Why Reporters Aren’t Taking Your Press Release Seriously

One of the most common goals for a press release marketing campaign and strategy is to gain media attention. After all, there’s really not much that’s better for boosting awareness, sales, and credibility than to have your business covered by the media. It can take you from a virtual unknown to a household name.

Press releases are a great way to reach the media for a number of reasons. It’s a unique document that succinctly presents information to the media in a way that they prefer. With press release distribution your release reaches thousands of journalists and media outlets.

That being said, it can be difficult to connect with the media. If you find that your press releases aren’t gaining the traction you’d hoped, it may be because the media isn’t taking your press release seriously. There are a few aspects of your release that can cause this.

#1 No News

Most often, the reason your press release isn’t getting any respect from the media is because it isn’t news. What is “news?” It’s factual information that has an impact on people’s lives. This is where many companies make a mistake with their press release.

For example, ABC Company releases a new product and issues a press release that announces the new product. A new product isn’t news. Yet, how the product solves a problem for the users is news, especially if this is a common problem or one that hasn’t been effectively solved before. Keep in mind that the media has an audience of readers and they have to care about what the journalist has to say.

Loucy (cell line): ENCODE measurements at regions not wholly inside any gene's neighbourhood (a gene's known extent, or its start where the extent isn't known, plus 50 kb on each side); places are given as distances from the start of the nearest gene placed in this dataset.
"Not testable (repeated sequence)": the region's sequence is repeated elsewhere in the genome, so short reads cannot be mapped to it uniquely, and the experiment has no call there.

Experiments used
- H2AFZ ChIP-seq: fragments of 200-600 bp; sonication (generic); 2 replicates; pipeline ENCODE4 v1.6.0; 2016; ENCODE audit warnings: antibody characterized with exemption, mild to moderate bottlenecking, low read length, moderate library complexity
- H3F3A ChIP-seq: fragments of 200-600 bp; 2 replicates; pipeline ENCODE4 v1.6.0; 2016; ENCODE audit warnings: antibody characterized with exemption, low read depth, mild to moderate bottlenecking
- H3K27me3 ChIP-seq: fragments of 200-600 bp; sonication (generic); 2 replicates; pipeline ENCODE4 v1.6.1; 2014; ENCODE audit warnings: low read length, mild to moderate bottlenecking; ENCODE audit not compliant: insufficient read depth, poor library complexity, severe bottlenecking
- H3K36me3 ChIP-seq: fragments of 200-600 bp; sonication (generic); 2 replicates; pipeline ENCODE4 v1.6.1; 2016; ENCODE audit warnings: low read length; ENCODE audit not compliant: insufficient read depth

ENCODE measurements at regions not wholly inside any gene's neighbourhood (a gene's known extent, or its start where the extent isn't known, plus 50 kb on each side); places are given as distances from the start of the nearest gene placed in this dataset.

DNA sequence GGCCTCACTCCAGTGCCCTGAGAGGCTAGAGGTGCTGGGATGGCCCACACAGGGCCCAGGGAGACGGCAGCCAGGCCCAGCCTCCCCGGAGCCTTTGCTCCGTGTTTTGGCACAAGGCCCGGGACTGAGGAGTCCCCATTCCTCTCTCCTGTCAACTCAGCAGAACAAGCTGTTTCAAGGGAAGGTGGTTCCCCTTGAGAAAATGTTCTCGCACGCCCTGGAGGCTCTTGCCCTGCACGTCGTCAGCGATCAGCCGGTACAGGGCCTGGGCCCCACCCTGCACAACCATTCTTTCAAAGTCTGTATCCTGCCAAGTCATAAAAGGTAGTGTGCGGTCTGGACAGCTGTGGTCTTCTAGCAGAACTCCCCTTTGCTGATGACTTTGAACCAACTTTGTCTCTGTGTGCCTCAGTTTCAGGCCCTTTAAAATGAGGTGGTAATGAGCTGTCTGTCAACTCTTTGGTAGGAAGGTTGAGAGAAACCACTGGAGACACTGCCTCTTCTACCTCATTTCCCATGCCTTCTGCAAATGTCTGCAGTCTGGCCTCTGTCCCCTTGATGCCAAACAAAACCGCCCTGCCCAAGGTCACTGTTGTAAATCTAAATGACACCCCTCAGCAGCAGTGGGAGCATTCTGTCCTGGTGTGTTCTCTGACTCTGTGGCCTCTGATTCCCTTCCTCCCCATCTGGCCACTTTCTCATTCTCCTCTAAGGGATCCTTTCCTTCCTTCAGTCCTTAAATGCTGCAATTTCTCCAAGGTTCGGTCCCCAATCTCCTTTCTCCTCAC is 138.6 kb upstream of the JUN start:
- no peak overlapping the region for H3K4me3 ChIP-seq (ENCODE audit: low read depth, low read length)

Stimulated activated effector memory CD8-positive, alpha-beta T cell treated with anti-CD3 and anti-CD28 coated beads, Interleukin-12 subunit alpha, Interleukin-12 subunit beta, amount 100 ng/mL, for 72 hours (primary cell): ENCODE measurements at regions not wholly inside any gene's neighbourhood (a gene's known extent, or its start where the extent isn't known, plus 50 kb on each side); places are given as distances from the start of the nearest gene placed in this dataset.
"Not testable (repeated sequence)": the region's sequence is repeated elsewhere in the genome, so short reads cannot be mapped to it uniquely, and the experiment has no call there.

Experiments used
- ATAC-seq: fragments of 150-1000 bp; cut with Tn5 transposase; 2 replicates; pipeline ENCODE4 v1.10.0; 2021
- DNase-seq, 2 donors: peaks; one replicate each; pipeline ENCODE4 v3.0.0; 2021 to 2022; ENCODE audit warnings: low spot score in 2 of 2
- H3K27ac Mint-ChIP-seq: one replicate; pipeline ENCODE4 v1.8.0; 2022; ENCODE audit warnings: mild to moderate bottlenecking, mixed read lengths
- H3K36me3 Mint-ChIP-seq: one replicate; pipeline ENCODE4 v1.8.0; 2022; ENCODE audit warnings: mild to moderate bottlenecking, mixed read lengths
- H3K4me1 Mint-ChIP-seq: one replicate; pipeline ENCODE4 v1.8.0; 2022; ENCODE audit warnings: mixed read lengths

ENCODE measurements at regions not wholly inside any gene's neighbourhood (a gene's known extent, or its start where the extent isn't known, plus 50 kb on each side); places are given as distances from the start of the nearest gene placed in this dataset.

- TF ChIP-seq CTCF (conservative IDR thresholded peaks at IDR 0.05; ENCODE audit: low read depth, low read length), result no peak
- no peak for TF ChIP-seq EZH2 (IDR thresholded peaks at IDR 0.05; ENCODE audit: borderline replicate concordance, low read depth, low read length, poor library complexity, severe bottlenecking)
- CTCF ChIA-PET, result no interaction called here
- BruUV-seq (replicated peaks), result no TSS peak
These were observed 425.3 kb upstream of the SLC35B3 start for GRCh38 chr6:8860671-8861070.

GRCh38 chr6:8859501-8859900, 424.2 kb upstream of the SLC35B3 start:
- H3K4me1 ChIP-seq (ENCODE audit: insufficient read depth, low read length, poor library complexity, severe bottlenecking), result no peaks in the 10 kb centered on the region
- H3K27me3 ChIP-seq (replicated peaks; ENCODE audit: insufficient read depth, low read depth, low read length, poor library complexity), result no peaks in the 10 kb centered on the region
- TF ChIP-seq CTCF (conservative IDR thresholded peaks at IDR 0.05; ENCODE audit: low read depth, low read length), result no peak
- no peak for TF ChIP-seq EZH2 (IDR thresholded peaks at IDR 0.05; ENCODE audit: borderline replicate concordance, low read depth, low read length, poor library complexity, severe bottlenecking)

#2 It’s Too Long

Reporters have fast paced lives, deadlines, and short attention spans. Make sure that your press release doesn’t overwhelm them before they even read the first paragraph. If it’s more than one page and it’s dense with content with little to no white space on the page, then they may not read it. Use formatting like lists and subheadings to make the page easy to read.

#3 You Don’t Get To The Point

With a sales page, a blog post, or even an email message you can afford to tease. You can tell stories and slowly pull a reader into your content. With a press release it is absolutely imperative that you get to the point in the first paragraph. You have to answer the 5W’s, which are; who, what, where, when and why. If you don’t answer those questions for the media right away, they won’t take a second glance at your release.

If you want the media to take your press releases seriously, you have to remember why they read them. They’re looking for story ideas to write about. That means taking time to look at your release from a reporter’s point of view.


Anthony Santiago is Director of Marketing at Newswire. With over a decade of experience in PR, he helps ensure that clients understand the value of brand messaging and reach.

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